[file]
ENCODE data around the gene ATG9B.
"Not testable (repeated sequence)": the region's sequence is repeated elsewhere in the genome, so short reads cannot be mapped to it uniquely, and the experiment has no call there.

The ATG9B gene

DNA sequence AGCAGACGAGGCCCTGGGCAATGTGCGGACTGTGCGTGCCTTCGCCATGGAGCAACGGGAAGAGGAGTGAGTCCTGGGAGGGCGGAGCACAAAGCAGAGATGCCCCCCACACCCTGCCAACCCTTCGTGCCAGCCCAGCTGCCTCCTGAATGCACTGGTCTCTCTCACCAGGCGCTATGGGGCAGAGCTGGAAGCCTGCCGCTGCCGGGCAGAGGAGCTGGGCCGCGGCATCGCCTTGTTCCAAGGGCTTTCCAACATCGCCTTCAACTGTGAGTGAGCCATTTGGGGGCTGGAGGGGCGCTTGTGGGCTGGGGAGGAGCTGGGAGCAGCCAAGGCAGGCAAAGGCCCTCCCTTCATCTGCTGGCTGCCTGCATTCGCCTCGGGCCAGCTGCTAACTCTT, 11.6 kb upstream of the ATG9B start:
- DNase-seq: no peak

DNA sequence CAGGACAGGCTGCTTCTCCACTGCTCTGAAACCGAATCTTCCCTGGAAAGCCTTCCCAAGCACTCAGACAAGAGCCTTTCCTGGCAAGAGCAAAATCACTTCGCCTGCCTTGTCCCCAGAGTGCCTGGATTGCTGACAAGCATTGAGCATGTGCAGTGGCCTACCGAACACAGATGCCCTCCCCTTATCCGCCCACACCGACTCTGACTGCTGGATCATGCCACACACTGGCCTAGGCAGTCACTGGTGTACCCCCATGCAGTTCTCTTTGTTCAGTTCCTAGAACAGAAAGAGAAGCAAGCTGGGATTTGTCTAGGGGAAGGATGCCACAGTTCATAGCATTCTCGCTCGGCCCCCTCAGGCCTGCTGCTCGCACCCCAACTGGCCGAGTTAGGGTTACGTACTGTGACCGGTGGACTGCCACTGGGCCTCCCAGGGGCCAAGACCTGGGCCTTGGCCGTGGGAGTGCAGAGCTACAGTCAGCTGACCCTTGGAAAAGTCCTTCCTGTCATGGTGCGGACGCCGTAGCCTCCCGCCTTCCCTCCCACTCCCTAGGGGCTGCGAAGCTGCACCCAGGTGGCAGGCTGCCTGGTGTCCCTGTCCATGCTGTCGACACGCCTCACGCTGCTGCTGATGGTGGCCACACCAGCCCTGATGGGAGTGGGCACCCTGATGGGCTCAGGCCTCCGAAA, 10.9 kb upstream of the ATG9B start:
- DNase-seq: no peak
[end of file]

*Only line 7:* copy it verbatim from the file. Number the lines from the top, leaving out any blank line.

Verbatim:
- DNase-seq: no peak